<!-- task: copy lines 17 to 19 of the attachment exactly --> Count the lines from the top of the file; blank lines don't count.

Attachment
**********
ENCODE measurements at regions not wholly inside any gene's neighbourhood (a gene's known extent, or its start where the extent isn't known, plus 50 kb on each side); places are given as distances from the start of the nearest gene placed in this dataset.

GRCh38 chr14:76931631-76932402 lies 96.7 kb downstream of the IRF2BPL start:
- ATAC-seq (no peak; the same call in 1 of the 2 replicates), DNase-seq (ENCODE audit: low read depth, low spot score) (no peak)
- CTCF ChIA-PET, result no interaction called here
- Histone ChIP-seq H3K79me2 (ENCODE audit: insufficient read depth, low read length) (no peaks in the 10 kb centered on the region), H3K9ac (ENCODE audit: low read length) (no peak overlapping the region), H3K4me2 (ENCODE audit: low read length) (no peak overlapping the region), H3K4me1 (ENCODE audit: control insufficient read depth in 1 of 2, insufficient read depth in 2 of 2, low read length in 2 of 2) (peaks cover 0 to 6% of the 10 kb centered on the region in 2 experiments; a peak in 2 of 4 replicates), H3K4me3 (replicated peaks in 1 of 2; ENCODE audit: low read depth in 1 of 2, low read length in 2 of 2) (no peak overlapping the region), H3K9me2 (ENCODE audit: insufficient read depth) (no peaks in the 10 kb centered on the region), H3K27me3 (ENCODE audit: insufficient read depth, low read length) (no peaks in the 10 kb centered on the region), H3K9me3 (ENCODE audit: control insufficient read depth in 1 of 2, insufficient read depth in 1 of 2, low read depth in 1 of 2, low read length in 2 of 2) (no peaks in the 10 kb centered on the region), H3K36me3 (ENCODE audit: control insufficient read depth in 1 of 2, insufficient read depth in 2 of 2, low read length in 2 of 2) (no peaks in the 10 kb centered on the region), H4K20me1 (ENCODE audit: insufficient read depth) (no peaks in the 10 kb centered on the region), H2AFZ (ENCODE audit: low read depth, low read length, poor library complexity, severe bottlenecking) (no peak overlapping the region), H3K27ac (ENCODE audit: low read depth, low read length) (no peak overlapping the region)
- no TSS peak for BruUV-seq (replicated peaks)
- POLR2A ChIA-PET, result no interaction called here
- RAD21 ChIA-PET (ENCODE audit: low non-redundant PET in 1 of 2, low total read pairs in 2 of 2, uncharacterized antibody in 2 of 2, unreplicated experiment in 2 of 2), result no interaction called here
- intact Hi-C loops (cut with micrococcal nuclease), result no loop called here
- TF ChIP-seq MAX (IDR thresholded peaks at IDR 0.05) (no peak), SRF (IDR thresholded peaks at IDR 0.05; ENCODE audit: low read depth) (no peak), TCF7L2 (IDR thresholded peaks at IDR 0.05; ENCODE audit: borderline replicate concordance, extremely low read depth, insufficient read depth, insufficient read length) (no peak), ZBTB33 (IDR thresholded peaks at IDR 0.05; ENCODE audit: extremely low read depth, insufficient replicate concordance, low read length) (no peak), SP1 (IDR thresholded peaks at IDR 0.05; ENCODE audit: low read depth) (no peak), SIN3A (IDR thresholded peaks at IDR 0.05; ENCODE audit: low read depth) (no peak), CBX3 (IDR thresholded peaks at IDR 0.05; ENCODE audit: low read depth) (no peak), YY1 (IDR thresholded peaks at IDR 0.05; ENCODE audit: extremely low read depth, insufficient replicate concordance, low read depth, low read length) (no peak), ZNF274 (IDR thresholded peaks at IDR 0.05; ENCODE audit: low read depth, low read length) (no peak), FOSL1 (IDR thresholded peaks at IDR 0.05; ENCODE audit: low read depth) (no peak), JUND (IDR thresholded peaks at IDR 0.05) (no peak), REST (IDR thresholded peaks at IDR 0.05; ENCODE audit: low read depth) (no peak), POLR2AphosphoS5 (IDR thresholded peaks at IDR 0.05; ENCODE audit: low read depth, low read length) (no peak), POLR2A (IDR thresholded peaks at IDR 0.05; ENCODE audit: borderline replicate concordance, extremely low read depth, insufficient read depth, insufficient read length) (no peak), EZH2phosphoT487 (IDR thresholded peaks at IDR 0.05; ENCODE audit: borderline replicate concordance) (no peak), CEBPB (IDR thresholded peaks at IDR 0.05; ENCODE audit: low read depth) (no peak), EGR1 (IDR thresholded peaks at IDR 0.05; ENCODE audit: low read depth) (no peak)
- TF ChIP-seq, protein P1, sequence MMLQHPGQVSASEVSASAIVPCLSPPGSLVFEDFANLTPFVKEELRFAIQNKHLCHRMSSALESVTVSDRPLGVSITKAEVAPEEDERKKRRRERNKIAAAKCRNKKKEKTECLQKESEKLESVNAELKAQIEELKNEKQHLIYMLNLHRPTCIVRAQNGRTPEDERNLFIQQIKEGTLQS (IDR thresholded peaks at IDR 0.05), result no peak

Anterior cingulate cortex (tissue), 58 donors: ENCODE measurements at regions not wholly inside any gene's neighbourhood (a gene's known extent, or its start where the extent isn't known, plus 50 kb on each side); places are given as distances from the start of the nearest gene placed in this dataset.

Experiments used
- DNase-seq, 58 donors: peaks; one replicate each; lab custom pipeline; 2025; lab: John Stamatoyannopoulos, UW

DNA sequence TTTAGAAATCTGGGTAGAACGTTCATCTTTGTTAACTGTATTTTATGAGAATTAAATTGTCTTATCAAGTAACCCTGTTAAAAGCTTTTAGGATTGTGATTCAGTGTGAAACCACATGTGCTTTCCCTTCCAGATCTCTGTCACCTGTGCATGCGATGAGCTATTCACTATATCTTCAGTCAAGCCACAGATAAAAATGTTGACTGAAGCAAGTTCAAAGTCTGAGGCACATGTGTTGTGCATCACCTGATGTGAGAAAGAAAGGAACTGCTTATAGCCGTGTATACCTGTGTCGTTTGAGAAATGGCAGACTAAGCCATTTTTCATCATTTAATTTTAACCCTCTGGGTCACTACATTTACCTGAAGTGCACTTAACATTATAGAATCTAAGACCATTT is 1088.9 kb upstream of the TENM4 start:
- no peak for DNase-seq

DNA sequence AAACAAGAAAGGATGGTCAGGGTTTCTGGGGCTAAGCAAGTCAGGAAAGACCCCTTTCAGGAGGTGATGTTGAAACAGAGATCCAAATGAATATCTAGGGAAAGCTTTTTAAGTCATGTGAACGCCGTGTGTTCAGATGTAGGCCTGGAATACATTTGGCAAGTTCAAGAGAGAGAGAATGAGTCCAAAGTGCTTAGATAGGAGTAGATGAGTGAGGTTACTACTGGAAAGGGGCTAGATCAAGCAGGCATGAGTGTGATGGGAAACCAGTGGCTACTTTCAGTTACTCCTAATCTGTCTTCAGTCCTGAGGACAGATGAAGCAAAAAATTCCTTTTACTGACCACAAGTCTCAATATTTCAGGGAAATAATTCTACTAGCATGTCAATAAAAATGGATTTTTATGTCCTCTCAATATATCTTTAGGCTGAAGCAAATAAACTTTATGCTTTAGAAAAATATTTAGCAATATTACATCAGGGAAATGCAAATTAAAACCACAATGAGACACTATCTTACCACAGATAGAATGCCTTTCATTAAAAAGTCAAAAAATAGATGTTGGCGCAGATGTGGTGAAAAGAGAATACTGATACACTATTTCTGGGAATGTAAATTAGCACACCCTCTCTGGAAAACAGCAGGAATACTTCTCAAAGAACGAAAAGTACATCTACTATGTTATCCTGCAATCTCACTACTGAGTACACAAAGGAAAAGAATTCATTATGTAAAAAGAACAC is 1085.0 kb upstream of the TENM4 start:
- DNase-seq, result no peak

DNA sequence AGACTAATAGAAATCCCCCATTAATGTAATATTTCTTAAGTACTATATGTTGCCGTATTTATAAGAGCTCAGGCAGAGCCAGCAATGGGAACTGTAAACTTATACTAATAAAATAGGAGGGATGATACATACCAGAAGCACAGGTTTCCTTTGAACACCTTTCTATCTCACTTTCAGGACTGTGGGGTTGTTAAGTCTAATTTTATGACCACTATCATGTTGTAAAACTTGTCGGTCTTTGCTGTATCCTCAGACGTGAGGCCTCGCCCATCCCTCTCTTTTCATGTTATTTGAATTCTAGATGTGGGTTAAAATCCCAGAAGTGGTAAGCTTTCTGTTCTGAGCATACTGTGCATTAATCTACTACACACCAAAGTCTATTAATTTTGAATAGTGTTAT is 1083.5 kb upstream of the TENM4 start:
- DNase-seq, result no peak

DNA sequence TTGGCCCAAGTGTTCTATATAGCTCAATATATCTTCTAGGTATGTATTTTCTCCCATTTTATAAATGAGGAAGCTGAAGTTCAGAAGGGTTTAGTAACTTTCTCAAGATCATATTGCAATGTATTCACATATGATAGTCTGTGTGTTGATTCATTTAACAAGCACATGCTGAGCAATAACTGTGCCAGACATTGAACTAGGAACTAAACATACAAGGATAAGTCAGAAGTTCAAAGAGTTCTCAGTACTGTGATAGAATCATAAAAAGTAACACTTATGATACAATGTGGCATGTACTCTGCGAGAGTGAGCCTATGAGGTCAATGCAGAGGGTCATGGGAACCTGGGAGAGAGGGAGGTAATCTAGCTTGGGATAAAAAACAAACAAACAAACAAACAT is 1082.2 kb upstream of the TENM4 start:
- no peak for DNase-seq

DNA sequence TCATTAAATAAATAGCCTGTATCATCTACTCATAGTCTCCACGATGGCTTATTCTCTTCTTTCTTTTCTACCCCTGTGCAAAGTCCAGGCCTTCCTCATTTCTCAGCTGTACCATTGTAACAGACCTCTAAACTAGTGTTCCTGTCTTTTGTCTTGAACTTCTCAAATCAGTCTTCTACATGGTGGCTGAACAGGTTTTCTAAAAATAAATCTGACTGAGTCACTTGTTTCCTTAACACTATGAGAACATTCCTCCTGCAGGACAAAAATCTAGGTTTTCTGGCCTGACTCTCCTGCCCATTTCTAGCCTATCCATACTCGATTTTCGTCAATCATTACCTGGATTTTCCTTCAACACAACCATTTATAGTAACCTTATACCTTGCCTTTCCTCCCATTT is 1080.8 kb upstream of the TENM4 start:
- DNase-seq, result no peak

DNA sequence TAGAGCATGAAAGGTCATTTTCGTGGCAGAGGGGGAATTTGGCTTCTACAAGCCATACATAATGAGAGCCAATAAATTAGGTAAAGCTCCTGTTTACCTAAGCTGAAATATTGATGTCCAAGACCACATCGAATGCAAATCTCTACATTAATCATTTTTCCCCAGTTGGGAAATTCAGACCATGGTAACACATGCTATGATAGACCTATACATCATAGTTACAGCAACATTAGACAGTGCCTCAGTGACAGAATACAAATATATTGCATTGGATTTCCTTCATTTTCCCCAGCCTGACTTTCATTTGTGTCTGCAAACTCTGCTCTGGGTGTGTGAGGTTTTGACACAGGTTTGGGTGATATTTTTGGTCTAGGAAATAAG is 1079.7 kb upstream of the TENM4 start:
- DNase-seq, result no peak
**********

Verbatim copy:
DNA sequence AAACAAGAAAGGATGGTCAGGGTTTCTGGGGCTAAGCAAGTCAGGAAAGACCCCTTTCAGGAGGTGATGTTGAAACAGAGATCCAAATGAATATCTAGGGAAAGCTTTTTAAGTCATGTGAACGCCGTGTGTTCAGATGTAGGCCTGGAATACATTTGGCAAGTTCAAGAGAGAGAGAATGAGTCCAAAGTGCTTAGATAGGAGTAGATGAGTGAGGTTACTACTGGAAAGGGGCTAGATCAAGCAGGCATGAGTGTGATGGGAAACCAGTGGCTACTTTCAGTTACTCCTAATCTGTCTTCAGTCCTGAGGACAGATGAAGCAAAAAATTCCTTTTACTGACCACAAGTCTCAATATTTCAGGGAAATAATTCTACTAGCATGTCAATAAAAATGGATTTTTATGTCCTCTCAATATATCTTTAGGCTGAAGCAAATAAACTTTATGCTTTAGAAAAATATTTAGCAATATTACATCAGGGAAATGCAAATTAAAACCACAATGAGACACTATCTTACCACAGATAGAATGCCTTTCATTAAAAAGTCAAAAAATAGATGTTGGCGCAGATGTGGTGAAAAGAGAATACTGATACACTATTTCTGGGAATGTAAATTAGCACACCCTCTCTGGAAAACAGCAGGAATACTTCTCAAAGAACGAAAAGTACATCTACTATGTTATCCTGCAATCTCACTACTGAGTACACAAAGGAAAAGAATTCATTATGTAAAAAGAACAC is 1085.0 kb upstream of the TENM4 start:
- DNase-seq, result no peak

DNA sequence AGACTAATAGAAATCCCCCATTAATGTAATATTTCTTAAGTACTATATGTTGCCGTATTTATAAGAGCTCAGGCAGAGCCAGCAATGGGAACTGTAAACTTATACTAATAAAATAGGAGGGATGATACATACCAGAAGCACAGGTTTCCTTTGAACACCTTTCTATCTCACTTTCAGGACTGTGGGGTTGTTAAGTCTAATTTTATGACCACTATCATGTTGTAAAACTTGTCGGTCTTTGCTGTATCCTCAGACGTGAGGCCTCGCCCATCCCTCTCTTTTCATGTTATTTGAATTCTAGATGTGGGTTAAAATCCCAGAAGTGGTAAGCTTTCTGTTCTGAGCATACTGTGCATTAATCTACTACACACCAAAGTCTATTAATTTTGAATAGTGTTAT is 1083.5 kb upstream of the TENM4 start: